There are five variations of A&A Chess. The first, described above, is the "orthodox" method, known simply as "A&A Chess".

A&A Chess (RYOF) "Roll Your Own Fraction".
If you wish to retain a slight random element in your contest, simply roll a single die to resolve fractions which would normally (using the orthodox variation of A&A Chess) be ignored, i.e., remainders of 4 or less for the attacker, and 3 or less for the defender. (For example, if the fraction [remainder] was 3, then a die roll of 3 or less would be considered a hit.)

A&A Chess (RYOF<6) "Roll Your Own Fraction less the 6".
If you desire even more uncertainty in your game, you can roll a die to decide all fractions less than 6, including such values as AA fire, rockets, and bomber E-run depletions on the enemy treasury.

A&A Chess (COF) "Carry Over the Fraction"
All fractions (< 5 for the attacker, or < 4 for the defender) of single a "battle" (an attack on a single territory or sea zone) are "carried over" to the respective totals of subsequent assaults within the same battle (in the event there are multiple assaults). When the attacker withdraws, or one side is destroyed, the final remaining relevant fraction or fractions (if any) are ignored if < 5 for the attacker, or < 4 for the defender; otherwise the given fraction is considered a hit.

Notice that when dealing with fractions (representing a hit: > 4 for the attacker, or > 3 for the defender) the enemy casualties are remove from the battle board simultaneously as they occur (during the assault in which said fraction qualifies). Such qualifying fractions are not added again to the next attack assault totals. In contrast, a barely qualify fraction actually creates a deficit in the running total, which will effect any subsequent assault; this is necessary to maintain equity when using the "Carry Over the Fraction" method. For example, if the attacker's last assault minimally qualified with a fraction of 5, he would have some slight degree of incentive to withdraw, knowing he must now total another full 6 points to gain his next hit.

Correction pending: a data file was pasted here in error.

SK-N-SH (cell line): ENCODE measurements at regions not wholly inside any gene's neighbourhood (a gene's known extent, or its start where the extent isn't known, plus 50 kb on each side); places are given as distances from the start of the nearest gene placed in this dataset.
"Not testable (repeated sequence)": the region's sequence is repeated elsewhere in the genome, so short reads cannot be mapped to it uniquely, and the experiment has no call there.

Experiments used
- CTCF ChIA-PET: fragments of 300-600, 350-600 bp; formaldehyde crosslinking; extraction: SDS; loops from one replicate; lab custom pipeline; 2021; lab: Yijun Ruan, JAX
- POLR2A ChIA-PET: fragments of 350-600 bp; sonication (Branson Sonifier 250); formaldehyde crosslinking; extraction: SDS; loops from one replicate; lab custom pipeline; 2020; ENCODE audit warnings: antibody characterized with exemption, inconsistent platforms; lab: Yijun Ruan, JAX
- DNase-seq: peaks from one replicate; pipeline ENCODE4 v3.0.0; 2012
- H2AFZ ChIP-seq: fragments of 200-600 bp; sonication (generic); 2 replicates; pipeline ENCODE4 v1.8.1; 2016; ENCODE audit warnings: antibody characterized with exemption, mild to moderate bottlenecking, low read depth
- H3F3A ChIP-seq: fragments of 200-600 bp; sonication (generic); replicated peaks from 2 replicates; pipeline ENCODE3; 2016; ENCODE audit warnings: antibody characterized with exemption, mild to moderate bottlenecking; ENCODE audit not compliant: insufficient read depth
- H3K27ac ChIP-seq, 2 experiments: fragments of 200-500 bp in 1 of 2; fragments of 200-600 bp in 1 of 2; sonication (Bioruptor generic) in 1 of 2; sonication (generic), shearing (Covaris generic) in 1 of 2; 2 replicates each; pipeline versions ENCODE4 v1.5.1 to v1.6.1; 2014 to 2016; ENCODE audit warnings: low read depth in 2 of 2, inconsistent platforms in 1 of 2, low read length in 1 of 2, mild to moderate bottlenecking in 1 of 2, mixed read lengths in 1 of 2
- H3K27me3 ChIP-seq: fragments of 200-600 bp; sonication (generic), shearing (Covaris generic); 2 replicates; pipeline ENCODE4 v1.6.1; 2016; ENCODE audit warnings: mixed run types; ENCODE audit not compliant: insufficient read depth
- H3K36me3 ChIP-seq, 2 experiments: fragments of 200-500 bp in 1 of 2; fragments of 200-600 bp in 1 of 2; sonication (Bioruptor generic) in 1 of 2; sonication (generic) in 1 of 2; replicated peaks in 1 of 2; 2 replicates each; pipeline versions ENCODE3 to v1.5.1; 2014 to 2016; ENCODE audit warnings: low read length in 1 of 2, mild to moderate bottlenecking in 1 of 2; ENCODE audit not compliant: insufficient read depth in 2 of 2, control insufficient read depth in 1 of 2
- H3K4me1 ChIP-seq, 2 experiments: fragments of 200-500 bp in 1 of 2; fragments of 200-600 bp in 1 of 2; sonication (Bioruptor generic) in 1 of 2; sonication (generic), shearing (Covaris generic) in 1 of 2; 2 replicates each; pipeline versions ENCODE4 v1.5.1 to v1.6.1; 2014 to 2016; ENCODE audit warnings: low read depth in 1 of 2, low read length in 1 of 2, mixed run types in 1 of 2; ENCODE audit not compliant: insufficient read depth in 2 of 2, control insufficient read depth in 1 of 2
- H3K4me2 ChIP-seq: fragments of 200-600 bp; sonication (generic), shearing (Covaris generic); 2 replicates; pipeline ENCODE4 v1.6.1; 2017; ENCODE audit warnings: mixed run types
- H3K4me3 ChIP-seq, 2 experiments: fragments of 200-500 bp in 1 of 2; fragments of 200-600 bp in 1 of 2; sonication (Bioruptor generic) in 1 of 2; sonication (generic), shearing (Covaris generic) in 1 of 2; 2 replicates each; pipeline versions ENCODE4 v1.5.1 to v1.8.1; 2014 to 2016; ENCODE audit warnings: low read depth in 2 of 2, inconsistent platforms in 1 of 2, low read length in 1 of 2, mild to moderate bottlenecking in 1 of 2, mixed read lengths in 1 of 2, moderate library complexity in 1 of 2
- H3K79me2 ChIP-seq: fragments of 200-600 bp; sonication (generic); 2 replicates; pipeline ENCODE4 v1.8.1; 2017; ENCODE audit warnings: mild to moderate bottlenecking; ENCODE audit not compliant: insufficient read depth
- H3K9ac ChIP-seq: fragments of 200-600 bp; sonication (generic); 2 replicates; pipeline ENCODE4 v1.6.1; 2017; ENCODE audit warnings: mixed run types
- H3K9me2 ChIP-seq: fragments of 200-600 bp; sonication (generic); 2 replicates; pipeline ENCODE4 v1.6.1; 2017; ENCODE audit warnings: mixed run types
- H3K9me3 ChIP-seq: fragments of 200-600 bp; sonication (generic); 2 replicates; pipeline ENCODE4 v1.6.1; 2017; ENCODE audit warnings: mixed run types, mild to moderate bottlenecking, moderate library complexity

A&A Chess (COF+R) "Carry Over the Fraction + Roll"
Same as COF except a single die may be cast to resolve any remaining relevant fraction or fractions (< 5 for the attacker, or < 4 for the defender) in final assault of a given battle.

This last variation, A&A Chess (COF+R) offers maximum equity, lightly seasoned with a "minimal dash of luck" on the end. However, I believe the totally diceless (COF) variation will inevitably became the most popular. Luck clearly plays a large role in the game of A&A, but I am convinced that dice will eventually have "no roll" in A&A Chess.